It's Going To Get Uglier For GM, Making 'B' Series Warrants The Ultimate Contrarian Buy

| About: General Motors (GM)


Pressure continues to mount on GM.

GM's stock finished last week by taking yet another nosedive.

At some point, GM is going to be grossly undervalued and a great buy.

My last article on GM (NYSE:GM) came just days ago, where my main thesis was that "GM Had Shaky Knees And Could Collapse Soon." Then, as the market beefed it to end the week last week, General Motors stock continued to get hit.

As Mary Barra's testimony on Capitol Hill continued throughout the week, negative headlines and sentiment with regards to GM continued to gestate and grow. My friend and respected SA contributor Michael Blair penned a scathingly bearish piece on General Motors this morning, as well.

As I stated in my last article about GM, recalls have been the theme of the year for the auto maker, and General Motors is becoming the butt of plenty of jokes. The company has traded off over 20% year to date and has been in a bit of a freefall since the beginning of the recall controversy.

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To make matters worse, headlines this morning are talking about exactly what GM knew, when they knew it, and the growing scene of incompetence that's surrounding the entire recall issue. Seeking Alpha reported this morning:

  • Internal GM (GM) documents show that some senior managers knew about the faulty ignition switches that have been linked to 13 deaths long before the company issued a massive recall in February.
  • In October 2012, for example, the chief of all small car development, Jim Federico, received an update about the company's 2005-2007 Cobalt air bag investigation in an email entitled "the Cobalt and Ignition Switch Effort."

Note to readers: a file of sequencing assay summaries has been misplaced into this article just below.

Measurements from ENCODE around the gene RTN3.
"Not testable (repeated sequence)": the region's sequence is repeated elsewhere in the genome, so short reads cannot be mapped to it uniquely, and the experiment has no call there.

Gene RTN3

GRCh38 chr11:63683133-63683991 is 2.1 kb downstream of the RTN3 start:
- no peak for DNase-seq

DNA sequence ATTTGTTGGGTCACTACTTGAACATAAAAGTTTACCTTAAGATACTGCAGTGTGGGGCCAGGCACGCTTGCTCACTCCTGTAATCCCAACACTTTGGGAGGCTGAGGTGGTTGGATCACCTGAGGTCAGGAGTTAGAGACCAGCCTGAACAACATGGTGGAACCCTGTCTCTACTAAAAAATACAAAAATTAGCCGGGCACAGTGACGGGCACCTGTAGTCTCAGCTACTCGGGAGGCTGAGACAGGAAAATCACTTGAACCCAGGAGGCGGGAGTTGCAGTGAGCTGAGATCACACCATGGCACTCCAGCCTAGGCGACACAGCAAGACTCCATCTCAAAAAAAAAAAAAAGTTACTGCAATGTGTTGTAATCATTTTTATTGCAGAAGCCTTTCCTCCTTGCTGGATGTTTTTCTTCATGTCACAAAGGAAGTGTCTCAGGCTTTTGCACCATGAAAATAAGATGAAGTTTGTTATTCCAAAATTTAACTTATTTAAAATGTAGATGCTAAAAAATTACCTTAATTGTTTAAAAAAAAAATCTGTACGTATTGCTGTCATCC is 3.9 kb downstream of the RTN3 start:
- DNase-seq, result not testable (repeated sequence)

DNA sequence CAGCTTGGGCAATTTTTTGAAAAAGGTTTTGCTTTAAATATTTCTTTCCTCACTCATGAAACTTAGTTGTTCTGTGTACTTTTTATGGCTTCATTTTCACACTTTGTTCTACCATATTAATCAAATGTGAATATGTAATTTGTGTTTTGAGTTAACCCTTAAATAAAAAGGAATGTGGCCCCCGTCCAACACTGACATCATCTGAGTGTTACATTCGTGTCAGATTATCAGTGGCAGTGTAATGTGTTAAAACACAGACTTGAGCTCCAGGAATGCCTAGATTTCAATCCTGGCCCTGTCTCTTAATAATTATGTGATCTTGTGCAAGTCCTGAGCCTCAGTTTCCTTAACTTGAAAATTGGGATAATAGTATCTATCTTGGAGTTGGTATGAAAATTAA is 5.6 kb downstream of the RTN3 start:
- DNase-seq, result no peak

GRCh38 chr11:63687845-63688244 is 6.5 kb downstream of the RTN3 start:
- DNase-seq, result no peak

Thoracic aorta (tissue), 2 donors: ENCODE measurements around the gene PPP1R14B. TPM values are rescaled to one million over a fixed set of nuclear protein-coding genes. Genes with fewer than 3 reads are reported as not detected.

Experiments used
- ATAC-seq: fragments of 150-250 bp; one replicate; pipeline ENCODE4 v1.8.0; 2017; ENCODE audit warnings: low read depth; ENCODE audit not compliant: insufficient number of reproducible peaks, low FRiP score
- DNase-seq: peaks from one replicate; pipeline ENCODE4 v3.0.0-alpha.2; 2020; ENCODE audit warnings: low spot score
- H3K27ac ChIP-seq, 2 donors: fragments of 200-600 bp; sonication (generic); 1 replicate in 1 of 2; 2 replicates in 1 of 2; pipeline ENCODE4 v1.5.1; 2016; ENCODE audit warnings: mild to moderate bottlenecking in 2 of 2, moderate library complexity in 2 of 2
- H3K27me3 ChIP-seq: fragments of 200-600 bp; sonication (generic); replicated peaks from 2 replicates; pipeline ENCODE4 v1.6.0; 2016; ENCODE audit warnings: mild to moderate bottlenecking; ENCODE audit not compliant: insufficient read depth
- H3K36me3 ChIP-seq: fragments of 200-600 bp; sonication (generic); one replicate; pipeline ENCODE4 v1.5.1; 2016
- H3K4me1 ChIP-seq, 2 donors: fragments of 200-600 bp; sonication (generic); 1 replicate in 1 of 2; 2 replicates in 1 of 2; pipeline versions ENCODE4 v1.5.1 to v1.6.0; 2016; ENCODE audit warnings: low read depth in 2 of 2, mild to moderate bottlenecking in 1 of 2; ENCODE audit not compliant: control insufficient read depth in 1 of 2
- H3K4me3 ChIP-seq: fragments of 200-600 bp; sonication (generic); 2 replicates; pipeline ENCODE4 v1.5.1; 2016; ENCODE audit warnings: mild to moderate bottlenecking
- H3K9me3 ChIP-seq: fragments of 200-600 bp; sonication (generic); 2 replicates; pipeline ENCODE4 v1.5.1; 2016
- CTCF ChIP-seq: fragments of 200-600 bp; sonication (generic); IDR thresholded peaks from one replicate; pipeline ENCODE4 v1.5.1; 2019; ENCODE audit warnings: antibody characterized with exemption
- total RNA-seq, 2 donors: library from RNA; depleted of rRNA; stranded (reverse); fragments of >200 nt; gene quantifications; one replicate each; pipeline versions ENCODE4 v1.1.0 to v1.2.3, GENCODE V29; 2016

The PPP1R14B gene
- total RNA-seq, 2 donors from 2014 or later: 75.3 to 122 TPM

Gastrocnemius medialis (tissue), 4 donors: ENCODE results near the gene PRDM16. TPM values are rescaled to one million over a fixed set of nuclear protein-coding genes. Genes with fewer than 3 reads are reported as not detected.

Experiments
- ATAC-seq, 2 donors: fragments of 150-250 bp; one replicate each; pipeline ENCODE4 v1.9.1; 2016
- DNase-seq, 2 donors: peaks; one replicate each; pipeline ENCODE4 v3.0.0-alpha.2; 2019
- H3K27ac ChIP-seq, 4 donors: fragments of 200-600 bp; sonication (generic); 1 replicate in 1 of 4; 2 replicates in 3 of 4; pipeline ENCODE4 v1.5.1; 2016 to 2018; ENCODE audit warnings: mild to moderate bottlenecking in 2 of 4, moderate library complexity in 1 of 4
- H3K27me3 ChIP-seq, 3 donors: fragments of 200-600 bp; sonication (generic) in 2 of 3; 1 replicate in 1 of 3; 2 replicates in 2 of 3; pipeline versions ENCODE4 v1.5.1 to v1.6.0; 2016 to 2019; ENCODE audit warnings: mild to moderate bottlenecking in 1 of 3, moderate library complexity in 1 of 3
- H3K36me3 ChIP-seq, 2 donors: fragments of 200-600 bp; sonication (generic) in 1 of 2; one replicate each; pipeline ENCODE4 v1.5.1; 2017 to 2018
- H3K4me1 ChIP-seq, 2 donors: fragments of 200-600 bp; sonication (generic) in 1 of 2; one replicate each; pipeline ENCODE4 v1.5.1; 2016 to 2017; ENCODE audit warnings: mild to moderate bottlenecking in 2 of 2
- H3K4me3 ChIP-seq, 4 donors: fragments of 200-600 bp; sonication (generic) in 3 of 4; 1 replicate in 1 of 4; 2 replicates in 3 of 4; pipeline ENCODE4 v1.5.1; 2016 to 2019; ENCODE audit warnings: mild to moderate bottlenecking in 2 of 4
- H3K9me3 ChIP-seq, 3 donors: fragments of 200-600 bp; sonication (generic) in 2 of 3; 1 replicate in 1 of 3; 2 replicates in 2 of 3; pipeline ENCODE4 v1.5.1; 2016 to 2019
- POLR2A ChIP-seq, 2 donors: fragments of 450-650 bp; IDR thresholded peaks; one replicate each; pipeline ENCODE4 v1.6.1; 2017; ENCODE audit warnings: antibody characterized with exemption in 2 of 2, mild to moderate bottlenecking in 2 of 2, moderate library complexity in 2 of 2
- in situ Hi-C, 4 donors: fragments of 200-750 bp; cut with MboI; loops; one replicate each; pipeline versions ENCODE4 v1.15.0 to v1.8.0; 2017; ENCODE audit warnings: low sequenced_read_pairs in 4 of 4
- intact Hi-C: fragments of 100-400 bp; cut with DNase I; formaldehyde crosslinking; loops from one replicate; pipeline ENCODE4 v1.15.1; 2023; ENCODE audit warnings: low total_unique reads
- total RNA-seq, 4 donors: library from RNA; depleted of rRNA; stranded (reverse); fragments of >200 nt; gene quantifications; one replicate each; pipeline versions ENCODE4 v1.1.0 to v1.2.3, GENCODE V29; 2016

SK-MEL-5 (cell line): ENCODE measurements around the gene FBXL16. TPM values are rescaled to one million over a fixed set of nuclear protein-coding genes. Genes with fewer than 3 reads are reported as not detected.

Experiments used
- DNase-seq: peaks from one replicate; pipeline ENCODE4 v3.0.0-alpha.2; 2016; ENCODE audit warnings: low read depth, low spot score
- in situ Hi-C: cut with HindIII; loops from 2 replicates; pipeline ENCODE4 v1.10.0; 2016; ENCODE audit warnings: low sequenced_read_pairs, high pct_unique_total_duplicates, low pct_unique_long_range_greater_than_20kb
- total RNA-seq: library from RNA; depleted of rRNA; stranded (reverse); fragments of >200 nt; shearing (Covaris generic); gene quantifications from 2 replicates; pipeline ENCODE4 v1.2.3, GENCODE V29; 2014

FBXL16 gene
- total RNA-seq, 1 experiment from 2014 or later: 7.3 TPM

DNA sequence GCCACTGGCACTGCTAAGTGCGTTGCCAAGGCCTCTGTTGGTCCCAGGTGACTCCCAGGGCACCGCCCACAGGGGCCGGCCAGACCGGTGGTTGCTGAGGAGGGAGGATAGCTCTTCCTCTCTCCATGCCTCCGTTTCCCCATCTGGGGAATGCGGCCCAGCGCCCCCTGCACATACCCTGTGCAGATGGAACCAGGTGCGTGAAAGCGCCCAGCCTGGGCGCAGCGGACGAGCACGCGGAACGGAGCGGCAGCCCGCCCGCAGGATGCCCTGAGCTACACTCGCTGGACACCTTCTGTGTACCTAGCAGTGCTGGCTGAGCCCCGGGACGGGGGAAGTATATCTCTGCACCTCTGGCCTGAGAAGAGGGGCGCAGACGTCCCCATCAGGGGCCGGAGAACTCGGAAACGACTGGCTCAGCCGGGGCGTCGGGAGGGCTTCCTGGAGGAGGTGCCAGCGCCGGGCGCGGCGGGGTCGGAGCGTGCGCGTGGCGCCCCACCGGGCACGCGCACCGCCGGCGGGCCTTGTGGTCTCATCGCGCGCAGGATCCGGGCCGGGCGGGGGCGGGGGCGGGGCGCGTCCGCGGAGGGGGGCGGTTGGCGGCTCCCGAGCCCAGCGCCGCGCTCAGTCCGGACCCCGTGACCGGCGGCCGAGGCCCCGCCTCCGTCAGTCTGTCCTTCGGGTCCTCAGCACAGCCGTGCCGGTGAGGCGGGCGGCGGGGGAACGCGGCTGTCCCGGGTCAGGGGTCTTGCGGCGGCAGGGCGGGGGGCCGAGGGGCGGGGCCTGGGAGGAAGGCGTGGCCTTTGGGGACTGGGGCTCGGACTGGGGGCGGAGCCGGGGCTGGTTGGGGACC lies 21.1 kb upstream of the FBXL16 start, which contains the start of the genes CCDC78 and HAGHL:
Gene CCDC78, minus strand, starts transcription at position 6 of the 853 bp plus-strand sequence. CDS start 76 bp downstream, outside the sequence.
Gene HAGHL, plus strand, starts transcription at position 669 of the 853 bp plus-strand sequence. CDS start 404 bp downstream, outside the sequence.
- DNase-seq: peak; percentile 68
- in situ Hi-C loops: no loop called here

• There's no evidence that new GM CEO Mary Barra was aware of the issue until December 2013, although in 2011, when a GM VP, she did receive correspondence about a power-steering problem that had prompted a recall in 2010.
  • The revelations come in 700 pages of documents that the House Energy & Commerce committee released on Friday.
  • Meanwhile, in 2007, the head of the defects assessment division at the National Highway Traffic Safety Administration called for the agency to open a probe into the failure of air bags to deploy in frontal crashes in Cobalts and Ions, but the recommendation was rejected.

If we look at an updated GM chart, inclusive of Friday's trading, the technical picture begins to look even bleaker than it did last week.

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General Motors simply continues to get hit hard. The stock has plummeted through its last support level and looks destined to be trading under $30 relatively soon.

However, that doesn't take away from the success that the company has been having selling vehicles in European and Asian markets.

If you take a forward looking perspective, GM could be ripe for the contrarian buy sooner rather than later. If you thought GM had a chance of folding due to the recall, there'd be serious reason for concern. If you're like me, and ultimately think the company will come out of the other end of this stronger, we're approaching buying territory.

I bought GM warrants from $41 down to the high $30s and then sold when the recall issue first surfaced. Now, I'm looking for a position to buy back in if the stock continues to dip.

If you want the safety of the dividend, avoid the warrants.

  • The B Warrants - have a strike price of $18.33
  • The C Warrants - carry a strike price of $42.31

I'll likely be purchasing the B series warrants, as opposed to the stock. They offer more leverage, are well in the money, and have plenty of time before they expire.

As GM continues to tank, we're looking at a bonafide contrarian buying situation.

Best of luck to all investors.

Disclosure: I have no positions in any stocks mentioned, and no plans to initiate any positions within the next 72 hours. I wrote this article myself, and it expresses my own opinions. I am not receiving compensation for it (other than from Seeking Alpha). I have no business relationship with any company whose stock is mentioned in this article.